School board candidates battle Santa Monica politics for Malibu representation

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With more than five times more voters than Malibu, Santa Monica largely controls elections of officials to the shared Malibu/Santa Monica school boards. The campaign trail for Malibu candidates leads straight through the heart of Santa Monica’s complex political machinery.

By Susan Reines/Special to The Malibu Times

In the last two Santa Monica-Malibu Unified School District Board of Education elections, only one candidate who was not endorsed by the tenants’ group Santa Monicans for Renters’ Rights prevailed, and that was a year when one of the SMRR-endorsed candidates failed to qualify for the ballot.

Malibu candidates are eligible for SMRR endorsements, which frequently exert significant influence over elections because of the votes of thousands of Santa Monica tenants. It is not unheard of for SMRR to back a Malibu candidate; Mike Jordan, the current Malibu representative on the Board of Education, received one in 2003.

But this year, a long-underrepresented neighborhood in Santa Monica has risen up and taken the reigns of the political process-and between the new players and the old Santa Monica favorites, there was not enough room for Malibu’s only Board of Education candidate at this year’s SMRR convention.

Education activist Kathy Wisnicki, who is the sole hope for Malibu representation on the board because Jordan is not running for re-election, will have to overcome the odds and find a way to win without SMRR.

After a close vote and a run-off, endorsements went to incumbents Jose Escarce and Maria Leon-Vazquez, and challenger Ana M. Jara, who collected more votes than anyone.

Jara is an activist from the Pico Neighborhood, Santa Monica’s poorest and most diverse district, which has been long under-represented in local governance, but is of late bubbling with potential political players.

Jara had won SMRR’s endorsement in an aborted 2002 run. She edged out three other candidates to win the prestige, campaign workers and money that comes with a SMRR endorsement, but then failed to gather 100 acceptable voter signatures and did not qualify for the ballot.

One of the candidates Jara edged out for the 2002 endorsement was Shane McLoud, who was able to capitalize on Jara’s disqualification and become the only board member in the past two elections to win a seat without the help of SMRR.

McLoud said he stepped up his campaign in general after failing to win SMRR’s endorsement, sending extra mailings and spending more time going door-to-door.

He said Wisnicki “already has a lot of credibility in the Santa Monica community,” because she has made the effort, like he did, to attend board meetings and sit on district committees.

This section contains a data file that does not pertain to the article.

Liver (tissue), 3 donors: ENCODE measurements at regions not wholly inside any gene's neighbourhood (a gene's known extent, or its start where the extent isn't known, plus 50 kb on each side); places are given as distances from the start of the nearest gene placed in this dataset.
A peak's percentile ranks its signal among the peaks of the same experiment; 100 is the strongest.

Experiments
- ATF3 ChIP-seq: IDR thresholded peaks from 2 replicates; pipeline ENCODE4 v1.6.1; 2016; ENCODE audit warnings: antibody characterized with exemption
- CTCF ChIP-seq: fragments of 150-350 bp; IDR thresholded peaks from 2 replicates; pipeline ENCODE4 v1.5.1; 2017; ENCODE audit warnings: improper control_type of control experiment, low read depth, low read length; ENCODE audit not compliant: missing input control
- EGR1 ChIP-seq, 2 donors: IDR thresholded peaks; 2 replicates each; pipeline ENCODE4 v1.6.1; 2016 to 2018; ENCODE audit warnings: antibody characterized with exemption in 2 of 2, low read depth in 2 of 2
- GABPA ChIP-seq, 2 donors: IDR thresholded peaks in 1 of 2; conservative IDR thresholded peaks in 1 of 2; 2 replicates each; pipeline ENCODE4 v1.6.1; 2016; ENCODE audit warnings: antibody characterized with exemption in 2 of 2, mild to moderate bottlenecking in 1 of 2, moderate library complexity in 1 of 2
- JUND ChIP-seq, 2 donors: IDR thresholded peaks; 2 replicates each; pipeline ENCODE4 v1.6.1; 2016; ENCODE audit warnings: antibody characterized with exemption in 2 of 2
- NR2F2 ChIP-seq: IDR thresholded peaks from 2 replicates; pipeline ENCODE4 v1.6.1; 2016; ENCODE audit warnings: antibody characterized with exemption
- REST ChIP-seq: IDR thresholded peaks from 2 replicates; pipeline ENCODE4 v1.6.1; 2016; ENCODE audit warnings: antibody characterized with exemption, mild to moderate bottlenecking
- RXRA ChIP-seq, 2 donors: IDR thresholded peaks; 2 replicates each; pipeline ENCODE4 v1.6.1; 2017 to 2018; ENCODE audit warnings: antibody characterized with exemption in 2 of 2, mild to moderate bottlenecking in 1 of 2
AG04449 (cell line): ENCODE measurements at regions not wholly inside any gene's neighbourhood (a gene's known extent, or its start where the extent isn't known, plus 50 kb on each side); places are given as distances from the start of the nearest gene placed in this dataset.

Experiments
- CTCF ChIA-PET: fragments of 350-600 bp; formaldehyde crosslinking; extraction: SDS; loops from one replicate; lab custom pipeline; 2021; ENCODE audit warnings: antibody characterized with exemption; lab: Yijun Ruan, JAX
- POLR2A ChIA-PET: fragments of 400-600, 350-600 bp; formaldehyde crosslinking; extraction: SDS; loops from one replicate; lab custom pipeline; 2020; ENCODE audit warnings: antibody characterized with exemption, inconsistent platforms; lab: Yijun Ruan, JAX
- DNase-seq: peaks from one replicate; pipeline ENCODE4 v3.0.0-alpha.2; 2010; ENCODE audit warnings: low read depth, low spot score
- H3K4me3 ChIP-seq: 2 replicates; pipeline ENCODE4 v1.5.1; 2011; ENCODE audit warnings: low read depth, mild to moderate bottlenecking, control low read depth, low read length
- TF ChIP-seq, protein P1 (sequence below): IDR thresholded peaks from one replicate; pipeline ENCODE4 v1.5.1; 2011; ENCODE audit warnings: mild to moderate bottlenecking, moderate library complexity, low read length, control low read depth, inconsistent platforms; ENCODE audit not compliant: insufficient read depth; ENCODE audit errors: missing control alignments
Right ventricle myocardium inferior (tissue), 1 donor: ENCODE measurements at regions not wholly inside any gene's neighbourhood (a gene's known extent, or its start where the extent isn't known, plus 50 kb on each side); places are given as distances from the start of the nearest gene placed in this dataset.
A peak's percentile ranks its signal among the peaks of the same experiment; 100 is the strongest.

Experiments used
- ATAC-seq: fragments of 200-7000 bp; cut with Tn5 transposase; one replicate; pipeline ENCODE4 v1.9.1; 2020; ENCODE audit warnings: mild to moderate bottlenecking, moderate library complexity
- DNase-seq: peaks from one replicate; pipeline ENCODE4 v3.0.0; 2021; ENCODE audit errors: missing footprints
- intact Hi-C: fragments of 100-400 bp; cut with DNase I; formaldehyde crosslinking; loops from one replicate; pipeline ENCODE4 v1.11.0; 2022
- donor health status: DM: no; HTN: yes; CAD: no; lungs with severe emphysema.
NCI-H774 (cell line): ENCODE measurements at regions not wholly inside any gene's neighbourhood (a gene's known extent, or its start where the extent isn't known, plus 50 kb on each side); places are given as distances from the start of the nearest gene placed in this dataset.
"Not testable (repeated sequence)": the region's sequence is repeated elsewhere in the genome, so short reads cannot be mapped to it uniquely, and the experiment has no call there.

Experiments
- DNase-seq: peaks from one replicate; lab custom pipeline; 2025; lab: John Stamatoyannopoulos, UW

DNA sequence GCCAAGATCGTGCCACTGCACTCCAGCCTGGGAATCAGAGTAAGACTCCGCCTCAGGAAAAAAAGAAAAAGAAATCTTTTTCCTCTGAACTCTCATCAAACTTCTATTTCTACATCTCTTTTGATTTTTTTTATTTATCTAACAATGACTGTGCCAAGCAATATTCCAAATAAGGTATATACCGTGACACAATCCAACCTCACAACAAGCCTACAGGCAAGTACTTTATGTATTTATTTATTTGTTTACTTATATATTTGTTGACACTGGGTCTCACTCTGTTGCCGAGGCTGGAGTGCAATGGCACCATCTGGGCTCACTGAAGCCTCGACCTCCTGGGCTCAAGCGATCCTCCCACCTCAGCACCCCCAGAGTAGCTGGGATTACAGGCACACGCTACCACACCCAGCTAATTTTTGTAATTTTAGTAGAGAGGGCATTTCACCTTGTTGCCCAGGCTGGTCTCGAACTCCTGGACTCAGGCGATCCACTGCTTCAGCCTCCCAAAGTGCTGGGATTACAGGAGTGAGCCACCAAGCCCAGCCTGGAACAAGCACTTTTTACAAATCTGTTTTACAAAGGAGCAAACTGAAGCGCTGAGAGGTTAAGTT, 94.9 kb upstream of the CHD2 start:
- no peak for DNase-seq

Wisnicki said she thought she had “a lot of support from the [SMRR] leadership” at the convention, even though the voters’ final decision did not tip in her favor. SMRR Co-Chair Denny Zane publicly supported Wisnicki, standing with her during her convention speech.

Zane said, “It was a year when there were a lot of new dynamics occurring” and Jara “was the beneficiary of a lot of new activism in the Pico Neighborhood.”

“Activism” in Santa Monica has often taken the form of persuading a group of residents to join SMRR, because less than 100 people can sway a SMRR endorsement, which then virtually guarantees an election victory.

A Santa Monica official who spoke on condition of anonymity said at least one Pico Neighborhood resident this year had admitted to galvanizing a group of 60 to 80 Santa Monicans to join SMRR just before the 90-day pre-convention deadline.

Zane said he estimated about a quarter of the approximately 240 voters at this year’s SMRR convention had registered right before the 90-day deadline. But he said SMRR sees a similar bump in membership each year before it votes on endorsements.

Malibu residents are allowed to join SMRR, but only a few have, likely because Malibu members get nothing but a biannual endorsement vote.

The Santa Monica College Board of Trustees currently has no Malibu members, but resident Tonja McCoy has submitted papers to get on the ballot. McCoy did not compete for SMRR’s endorsement, though.

Wisnicki has captured other endorsements, from the teacher’s union and college faculty, among others. She will also be competing for the Santa Monica Chamber of Commerce’s upcoming first-ever Board of Education endorsements. The chamber’s endorsements for Santa Monica City Council have served as a counterweight to SMRR’s endorsements, but SMRR’s endorsements are undisputedly the most powerful.

While Wisnicki and McCoy battle the tide in Santa Monica, a group of Malibu parents has begun a campaign to break from SMMUSD and form a Malibu district, hoping to eradicate the entire issue of Malibu under-representation on the shared Board of Education.

The group, the Malibu Unified School Team, had stated that it supports the Malibu candidates running in this election. If they don’t win, though, the complete lack of Malibu representation could boost support for MUST’s already popular movement.